“So, every problem on Earth needs to be solved before humans go to space?” my friend pushed back. It’s a familiar argument, one I hear often in the halls of science, that issues of justice may be important on their own, but they should not stand in the way of progress. It follows the same faulty logic that science can be detached from society and devoid of politics. If a scientist pays too much attention to societal concerns, she is seen as a less-committed, less-capable scientist.
My friend is a good person with a kind heart. His initial defensiveness stems from a weakness in human nature, the need to preserve innocence. We all inhabit an unjust system and make our compromises in order to live. When confronted with our complicity, the instinctive response is to deny and look away. This is why the border and the frontier have such strong holds on our collective consciousness. Both come in various forms. The prison, as Angela Davis and Gina Dent explained, is also a border. As long as the criminal, the foreigner, the other, are kept behind walls, we can hold on to the world as we know it and recognize our place in it. As long as there is a direction to expand into, a pristine space with boundless promise, we can deflect from existing problems and keep the myth of endless expansion and benign progress alive.
“To live past the end of your myth is a perilous thing,” writes the poet Anne Carson. Every morning for too many days to count, I wake up in my apartment in Chicago with a sense of existential dread: Is this how the world ends?
I look out the window at the city I’ve called home for over 11 years. Little has changed in its exterior, as if the past six months were an illusion. But the news alert tells me another thousand people in the United States died of Covid-19 yesterday, another thousand added to 200,000 more. Beneath the glossy veneer of steel and glass, millions have been infected in this country. Tens of millions have lost their jobs. Entire industries are collapsing. Families are getting evicted. Children are going hungry. People are dying, and fascism is alive.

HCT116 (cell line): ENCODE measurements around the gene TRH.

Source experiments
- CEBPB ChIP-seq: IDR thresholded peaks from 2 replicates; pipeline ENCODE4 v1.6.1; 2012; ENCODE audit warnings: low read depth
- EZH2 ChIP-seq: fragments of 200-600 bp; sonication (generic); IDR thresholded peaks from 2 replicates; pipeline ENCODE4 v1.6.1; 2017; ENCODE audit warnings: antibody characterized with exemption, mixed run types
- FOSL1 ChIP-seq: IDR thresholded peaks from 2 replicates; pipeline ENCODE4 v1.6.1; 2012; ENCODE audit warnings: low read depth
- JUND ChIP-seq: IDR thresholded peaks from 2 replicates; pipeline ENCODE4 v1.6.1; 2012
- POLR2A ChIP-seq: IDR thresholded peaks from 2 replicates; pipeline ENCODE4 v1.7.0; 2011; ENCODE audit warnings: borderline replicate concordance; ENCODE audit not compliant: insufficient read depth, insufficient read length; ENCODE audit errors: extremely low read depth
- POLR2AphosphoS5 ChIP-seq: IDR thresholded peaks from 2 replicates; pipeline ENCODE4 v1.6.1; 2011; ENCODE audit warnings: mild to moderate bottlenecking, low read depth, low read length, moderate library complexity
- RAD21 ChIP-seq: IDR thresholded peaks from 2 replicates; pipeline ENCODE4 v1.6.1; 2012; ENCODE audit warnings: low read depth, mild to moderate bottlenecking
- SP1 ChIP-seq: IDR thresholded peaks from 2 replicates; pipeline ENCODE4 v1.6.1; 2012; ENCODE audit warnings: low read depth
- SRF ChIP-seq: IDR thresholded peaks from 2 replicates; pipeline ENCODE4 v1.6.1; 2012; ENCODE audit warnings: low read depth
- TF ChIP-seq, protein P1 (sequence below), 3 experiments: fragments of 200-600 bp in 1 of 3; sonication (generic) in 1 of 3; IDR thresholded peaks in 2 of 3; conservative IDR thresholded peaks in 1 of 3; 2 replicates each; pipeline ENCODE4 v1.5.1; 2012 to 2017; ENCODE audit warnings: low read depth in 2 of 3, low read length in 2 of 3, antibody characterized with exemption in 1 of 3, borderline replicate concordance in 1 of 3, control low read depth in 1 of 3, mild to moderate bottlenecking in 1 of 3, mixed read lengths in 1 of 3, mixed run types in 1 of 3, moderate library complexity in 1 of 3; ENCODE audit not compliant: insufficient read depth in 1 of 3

Like water flooding over an uneven terrain, the spread of a virus has exposed and exacerbated the many tears in our social fabric. Black and Native Americans are disproportionately affected. Essential workers are often the least compensated, their bodies deemed expendable. Doctors and nurses run short on protective gear, while the police use military-grade equipment to disperse peaceful protesters. The ones without a shelter cannot shelter in place. The ones without the luxury of space, the poor and the incarcerated, cannot practice social distancing. The system rewards grifters at the top and traps the less fortunate in cycles of despair.
The coronavirus came from nature. It has no morals, no agenda or belief. Its presence among our species is a result of human activity, a reminder of our disruptive power and our ultimate vulnerability. No armies or weapons, material wealth or political borders can protect us from changes in the ecosystem. As we continue to expand our presence on Earth and exploit it for short-term gain, as more areas become uninhabitable due to flooding, drought, or fires, as melting glaciers and warming seas awaken ancient pathogens, what’s happened in 2020 is only a prelude to the much worse to come